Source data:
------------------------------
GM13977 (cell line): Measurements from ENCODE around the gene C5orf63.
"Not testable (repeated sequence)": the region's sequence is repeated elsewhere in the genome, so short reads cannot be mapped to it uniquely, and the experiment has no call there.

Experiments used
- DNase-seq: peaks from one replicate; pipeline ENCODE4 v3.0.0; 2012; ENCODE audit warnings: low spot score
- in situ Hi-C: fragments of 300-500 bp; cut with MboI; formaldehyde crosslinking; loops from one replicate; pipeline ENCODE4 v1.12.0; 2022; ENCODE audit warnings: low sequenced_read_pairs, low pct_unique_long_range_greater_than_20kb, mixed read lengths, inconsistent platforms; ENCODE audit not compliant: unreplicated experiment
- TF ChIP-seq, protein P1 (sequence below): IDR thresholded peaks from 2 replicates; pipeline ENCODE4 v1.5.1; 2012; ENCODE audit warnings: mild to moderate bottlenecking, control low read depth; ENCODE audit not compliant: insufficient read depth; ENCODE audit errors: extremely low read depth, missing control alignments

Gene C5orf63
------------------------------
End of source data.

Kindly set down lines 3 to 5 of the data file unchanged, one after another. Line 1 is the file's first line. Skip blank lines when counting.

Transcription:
Experiments used
- DNase-seq: peaks from one replicate; pipeline ENCODE4 v3.0.0; 2012; ENCODE audit warnings: low spot score
- in situ Hi-C: fragments of 300-500 bp; cut with MboI; formaldehyde crosslinking; loops from one replicate; pipeline ENCODE4 v1.12.0; 2022; ENCODE audit warnings: low sequenced_read_pairs, low pct_unique_long_range_greater_than_20kb, mixed read lengths, inconsistent platforms; ENCODE audit not compliant: unreplicated experiment